Document Detail


Abortion and neonaticide: ethics, practice, and policy in four nations.
MedLine Citation:
PMID:  12211246     Owner:  KIE     Status:  MEDLINE    
Abstract/OtherAbstract:
Abortion, particularly later-term abortion, and neonaticide, selective non-treatment of newborns, are feasible management strategies for fetuses or newborns diagnosed with severe abnormalities. However, policy varies considerably among developed nations. This article examines abortion and neonatal policy in four nations: Israel, the US, the UK and Denmark. In Israel, late-term abortion is permitted while non-treatment of newborns is prohibited. In the US, on the other hand, later-term abortion is severely restricted, while treatment to newborns may be withdrawn. Policy in the UK and Denmark bridges some of these gaps with liberal abortion and neonatal policy. Disparate policy within and between nations creates practical and ethical difficulties. Practice diverges from policy as many practitioners find it difficult to adhere to official policy. Ethically, it is difficult to entirely justify perinatal policy in these nations. In each nation, there are elements of ethically sound policy, while other aspects cannot be defended. Ethical policy hinges on two underlying normative issues: the question of fetal/newborn status and the morality of killing and letting die. While each issue has been the subject of extensive debate, there are firm ethical norms that should serve as the basis for coherent and consistent perinatal policy. These include 1) a grant of full moral and legal status to the newborn but only partial moral and legal status to the late-term fetus 2) a general prohibition against feticide unless to save the life of the mother or prevent the birth of a fetus facing certain death or severe pain or suffering and 3) a general endorsement of neonaticide subject to a parent's assessment of the newborn's interest broadly defined to consider physical harm as well as social, psychological and or financial harm to related third parties. Policies in each of the nations surveyed diverging from these norms should be the subject of public discourse and, where possible, legislative reform.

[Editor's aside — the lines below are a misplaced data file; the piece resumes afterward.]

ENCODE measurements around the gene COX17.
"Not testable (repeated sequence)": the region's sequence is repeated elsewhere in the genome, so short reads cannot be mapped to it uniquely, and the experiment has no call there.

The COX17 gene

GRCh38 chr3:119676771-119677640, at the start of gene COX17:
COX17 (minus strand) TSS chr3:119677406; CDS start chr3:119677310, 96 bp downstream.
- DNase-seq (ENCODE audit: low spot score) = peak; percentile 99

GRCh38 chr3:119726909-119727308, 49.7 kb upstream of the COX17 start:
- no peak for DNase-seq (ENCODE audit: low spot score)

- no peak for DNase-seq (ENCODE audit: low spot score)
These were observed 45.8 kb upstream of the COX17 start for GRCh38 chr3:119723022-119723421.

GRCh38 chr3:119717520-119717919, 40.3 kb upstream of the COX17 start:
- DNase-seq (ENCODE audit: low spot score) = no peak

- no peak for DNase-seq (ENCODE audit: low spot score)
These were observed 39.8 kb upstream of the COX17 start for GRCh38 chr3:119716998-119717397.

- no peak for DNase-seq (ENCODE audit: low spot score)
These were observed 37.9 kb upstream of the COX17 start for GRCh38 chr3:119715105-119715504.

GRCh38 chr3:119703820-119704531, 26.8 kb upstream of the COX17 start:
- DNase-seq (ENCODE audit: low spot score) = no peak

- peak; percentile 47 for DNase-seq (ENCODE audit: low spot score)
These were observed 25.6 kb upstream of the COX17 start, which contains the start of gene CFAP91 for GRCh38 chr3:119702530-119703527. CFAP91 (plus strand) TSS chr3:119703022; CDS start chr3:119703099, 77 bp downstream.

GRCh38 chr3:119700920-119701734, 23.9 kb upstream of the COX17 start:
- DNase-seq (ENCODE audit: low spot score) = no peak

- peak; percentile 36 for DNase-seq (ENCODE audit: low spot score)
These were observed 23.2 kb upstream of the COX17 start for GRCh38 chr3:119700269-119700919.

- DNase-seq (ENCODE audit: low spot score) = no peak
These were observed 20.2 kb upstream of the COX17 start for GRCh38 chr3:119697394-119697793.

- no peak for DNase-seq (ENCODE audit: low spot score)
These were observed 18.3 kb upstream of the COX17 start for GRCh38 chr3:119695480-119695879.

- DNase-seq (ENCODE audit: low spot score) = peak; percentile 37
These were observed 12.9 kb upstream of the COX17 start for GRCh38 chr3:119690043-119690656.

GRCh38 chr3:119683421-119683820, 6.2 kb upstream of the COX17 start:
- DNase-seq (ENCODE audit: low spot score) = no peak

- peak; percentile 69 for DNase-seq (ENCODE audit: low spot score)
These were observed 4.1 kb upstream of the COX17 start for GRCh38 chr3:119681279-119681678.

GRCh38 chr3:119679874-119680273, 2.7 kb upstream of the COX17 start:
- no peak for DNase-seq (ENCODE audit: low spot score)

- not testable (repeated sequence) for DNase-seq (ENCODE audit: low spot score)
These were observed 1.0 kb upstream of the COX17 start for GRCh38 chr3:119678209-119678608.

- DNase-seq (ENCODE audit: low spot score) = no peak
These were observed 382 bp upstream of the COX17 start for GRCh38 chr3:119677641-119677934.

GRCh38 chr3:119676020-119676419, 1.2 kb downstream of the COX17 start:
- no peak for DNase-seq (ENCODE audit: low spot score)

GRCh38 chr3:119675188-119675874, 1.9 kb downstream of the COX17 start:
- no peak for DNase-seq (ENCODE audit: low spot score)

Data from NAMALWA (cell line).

Authors:
Michael L Gross
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Publication Detail:
Type:  Comparative Study; Journal Article    
Journal Detail:
Title:  Bioethics     Volume:  16     ISSN:  0269-9702     ISO Abbreviation:  Bioethics     Publication Date:  2002 Jun 
Date Detail:
Created Date:  2002-09-03     Completed Date:  2002-09-09     Revised Date:  2007-11-15    
Medline Journal Info:
Nlm Unique ID:  8704792     Medline TA:  Bioethics     Country:  England    
Other Details:
Languages:  eng     Pagination:  202-30     Citation Subset:  E    
Affiliation:
Department of Political Science, The University of Haifa, Mt. Carmel, Haifa, Israel. mgross@poli.haifa.ac.il
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MeSH Terms
Descriptor/Qualifier:
Abortion, Eugenic
Abortion, Legal*
Adult
Congenital Abnormalities
Decision Making*
Denmark
Developed Countries
Ethical Analysis*
Euthanasia, Passive*
Female
Fetus
Great Britain
Health Care Rationing
Homicide
Humans
Infant, Newborn*
Infant, Premature*
Internationality*
Israel
Parents
Personhood
Pregnancy
Pregnancy Trimester, Third
Public Policy*
Quality of Life
Resuscitation
Social Values
United States
Value of Life
Withholding Treatment

From MEDLINE®/PubMed®, a database of the U.S. National Library of Medicine


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